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      Endocrine Sequelae of Traumatic Brain Injury in Childhood

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          Background: Anterior pituitary hormone dysfunction may be an important feature of long-term morbidity in survivors of traumatic brain injury (TBI). The hypothalamic-pituitary structures are vulnerable to damage following head injury. Therefore, pituitary dysfunction, which may be detected months or years after injury, is now well recognised as a long-term consequence of TBI in adults. In contrast, little is known about this potential complication in children and adolescents. This article reviews the available paediatric data, which show that hypopituitarism may occur after both mild and severe TBI, although there is little published data on its incidence or prevalence within this age group. A recent analysis of the KIGS (Pfizer International Growth Study database) highlights very few registered cases of TBI-related growth hormone deficiency, suggesting that this may be either an uncommon or an overlooked phenomenon. Prospective studies will be needed to determine the incidence, natural history and response to hormone replacement of post-TBI-induced hypopituitarism in children. Conclusions: Given the critical role of anterior pituitary hormones in the regulation of growth and pubertal and neurocognitive development in childhood, early detection of hormone abnormalities is vital. A multidisciplinary approach to follow-up and endocrine assessment is required for the long-term management and rehabilitation of children and adolescents who survive moderate to severe head injury.

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          Most cited references 14

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          Novel insights into the neuroendocrinology of critical illness.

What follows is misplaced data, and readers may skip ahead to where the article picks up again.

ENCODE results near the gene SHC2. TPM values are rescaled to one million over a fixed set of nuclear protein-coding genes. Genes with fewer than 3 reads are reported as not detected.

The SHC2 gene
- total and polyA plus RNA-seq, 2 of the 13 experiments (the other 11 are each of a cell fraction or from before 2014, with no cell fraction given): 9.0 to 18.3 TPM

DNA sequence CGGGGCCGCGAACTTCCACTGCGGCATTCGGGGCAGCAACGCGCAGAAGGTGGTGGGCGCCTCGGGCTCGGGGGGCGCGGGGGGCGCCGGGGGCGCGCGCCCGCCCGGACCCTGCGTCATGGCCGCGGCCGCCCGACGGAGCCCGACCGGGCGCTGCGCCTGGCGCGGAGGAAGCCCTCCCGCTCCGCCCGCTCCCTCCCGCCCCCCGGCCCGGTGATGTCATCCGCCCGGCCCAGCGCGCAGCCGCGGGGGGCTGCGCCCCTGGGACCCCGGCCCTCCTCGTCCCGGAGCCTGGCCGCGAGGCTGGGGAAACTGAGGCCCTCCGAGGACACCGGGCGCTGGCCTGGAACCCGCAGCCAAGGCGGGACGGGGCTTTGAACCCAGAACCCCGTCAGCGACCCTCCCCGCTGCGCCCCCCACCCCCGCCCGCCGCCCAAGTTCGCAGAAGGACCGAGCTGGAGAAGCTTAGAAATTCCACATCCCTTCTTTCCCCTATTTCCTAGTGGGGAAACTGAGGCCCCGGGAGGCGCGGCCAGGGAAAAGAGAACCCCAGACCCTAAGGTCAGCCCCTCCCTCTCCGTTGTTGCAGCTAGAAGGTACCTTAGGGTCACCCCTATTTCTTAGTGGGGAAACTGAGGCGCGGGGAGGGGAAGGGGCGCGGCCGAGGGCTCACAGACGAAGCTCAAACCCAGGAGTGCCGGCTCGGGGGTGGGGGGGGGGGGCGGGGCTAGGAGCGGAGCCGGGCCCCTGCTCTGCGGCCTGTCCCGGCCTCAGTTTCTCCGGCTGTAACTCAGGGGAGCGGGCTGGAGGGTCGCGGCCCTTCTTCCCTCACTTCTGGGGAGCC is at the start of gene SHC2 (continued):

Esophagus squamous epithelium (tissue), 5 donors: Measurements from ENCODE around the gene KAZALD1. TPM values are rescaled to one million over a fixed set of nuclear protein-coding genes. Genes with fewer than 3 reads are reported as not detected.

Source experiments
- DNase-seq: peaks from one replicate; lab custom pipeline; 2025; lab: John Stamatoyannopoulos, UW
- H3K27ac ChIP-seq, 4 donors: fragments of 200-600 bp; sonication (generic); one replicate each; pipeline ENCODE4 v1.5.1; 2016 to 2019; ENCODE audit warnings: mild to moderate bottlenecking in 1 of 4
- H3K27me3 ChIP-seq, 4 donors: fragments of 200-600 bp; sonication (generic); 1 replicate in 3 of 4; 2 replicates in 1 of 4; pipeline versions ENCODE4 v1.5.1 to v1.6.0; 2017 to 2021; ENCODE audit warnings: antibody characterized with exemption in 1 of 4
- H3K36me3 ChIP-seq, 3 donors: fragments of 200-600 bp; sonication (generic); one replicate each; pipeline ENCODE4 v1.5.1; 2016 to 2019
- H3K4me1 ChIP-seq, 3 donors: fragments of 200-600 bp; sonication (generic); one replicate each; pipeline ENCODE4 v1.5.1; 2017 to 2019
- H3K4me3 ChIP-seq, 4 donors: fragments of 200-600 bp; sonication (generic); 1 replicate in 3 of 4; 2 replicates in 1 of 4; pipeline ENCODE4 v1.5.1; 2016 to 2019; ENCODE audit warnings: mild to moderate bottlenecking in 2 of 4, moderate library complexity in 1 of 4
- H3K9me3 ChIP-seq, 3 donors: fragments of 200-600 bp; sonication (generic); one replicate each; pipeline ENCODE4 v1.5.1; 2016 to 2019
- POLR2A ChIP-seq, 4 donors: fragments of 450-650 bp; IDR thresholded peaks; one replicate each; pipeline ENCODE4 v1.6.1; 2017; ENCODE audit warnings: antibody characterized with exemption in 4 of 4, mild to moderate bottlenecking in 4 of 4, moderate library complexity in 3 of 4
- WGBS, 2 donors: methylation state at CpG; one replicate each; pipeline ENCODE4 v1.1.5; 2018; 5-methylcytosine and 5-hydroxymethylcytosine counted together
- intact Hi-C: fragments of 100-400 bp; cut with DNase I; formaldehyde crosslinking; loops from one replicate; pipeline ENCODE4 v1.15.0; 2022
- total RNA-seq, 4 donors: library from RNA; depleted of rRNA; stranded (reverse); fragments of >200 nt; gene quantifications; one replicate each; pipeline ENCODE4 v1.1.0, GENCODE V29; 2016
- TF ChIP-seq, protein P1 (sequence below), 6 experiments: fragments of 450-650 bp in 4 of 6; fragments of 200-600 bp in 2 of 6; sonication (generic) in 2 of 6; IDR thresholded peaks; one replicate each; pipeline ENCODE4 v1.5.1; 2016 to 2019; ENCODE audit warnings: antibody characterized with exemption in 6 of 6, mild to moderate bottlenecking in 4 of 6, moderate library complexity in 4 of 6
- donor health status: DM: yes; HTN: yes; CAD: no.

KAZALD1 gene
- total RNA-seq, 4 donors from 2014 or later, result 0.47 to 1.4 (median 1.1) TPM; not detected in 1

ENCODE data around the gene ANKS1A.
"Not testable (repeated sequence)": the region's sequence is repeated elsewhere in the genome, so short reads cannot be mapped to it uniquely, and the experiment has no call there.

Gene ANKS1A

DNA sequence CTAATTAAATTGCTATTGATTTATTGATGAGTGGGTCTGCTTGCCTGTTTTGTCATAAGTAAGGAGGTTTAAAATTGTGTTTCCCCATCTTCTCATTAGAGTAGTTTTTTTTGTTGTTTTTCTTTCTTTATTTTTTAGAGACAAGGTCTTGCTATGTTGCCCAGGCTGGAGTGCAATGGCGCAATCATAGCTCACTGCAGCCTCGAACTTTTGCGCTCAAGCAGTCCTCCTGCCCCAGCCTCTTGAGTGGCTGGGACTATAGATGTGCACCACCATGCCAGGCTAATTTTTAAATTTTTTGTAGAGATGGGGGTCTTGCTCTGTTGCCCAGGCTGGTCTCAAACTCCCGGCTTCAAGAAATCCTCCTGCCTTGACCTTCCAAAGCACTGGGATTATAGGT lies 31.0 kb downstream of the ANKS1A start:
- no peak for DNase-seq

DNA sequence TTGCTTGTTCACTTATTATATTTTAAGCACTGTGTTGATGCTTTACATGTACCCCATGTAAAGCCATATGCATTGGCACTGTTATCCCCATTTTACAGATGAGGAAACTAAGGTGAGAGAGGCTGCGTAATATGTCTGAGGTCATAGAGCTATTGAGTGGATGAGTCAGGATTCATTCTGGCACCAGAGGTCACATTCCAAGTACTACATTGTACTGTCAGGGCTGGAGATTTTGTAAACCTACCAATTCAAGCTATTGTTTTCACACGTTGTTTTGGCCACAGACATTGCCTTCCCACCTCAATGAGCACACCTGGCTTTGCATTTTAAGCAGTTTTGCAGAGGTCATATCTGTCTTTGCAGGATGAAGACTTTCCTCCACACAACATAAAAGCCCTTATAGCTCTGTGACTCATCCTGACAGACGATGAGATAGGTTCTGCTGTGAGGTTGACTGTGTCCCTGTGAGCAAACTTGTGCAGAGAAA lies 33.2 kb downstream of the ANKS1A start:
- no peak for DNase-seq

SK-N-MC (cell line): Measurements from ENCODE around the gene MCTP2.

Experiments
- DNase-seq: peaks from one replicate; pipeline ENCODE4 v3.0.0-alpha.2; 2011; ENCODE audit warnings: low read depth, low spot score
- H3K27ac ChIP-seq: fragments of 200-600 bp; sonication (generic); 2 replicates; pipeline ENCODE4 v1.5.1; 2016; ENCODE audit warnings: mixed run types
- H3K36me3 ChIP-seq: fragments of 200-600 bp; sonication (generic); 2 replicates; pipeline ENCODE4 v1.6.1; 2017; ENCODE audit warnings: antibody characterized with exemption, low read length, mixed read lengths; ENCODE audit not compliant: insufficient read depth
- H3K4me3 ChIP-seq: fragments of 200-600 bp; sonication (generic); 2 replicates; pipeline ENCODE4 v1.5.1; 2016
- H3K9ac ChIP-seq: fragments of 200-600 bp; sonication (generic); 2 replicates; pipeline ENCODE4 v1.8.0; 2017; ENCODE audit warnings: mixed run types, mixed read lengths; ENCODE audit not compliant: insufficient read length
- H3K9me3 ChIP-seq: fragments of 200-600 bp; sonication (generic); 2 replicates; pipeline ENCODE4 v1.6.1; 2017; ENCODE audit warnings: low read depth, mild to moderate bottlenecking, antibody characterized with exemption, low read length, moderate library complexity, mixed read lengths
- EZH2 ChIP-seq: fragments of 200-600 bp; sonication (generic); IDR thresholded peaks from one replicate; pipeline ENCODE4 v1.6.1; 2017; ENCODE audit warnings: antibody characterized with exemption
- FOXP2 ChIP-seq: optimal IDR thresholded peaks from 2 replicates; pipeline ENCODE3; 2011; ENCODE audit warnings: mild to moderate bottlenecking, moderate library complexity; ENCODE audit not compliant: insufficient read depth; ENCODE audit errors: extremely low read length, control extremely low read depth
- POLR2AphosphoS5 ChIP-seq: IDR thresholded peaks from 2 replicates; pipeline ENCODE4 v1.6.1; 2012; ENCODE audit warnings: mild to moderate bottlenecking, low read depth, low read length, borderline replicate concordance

An unexplained hallmark of prolonged critical illness is the fact that food does not prevent or reverse protein wasting, while fat is paradoxically accrued. This 'wasting syndrome' often persists after the underlying disease has been resolved and thus perpetuates intensive care dependency. Although the crucial role of an intact hypothalamus-pituitary axis for homeostasis during stress is well recognized, the differences between the neuroendocrine changes observed in acute and prolonged critical illness were only recently described. Novel insights in this area are reviewed here. The initial endocrine stress response consists primarily of a peripheral inactivation of anabolic pathways while pituitary activity is essentially amplified or maintained. These responses presumably provide the metabolic substrates and host defense required for survival and to delay anabolism, and thus should be considered as adaptive and beneficial. Persistence of this acute stress response throughout the course of critical illness was hitherto assumed. This assumption has now been invalidated, since a uniformly reduced pulsatile secretion of ACTH, TSH, LH, prolactin (PRL) and GH has been observed in protracted critical illness, causing diminished stimulation of several target organs. Impaired pulsatile secretion of anterior pituitary hormones in the chronic phase of critical illness seems to have a hypothalamic rather than a pituitary origin, as administration of relevant releasing factors evoked immediate and pronounced pituitary hormone release. A reduced availability of TRH, one of the endogenous ligands of the GH-releasing peptide (GHRP) receptor (such as the recently discovered ghrelin) and, in very long-stay critically ill men, also of GHRH, appear to be involved. This hypothesis was further explored by investigating the effects of continuous i.v. infusion of GHRH, GHRP, TRH and their combinations for several days. Pulsatile secretion of GH, TSH and PRL was re-amplified by relevant combinations of releasing factors which also substantially increased circulating levels of IGF-I, GH-dependent binding proteins, thyroxine and tri-iodothyronine (T3) while avoiding a rise in reverse T3. Active feedback-inhibition loops prevented overstimulation of target organs and metabolic improvement was noted with the combined infusion of GHRP and TRH. Whether this novel endocrine strategy will also enhance clinical recovery from critical illness remains to be explored.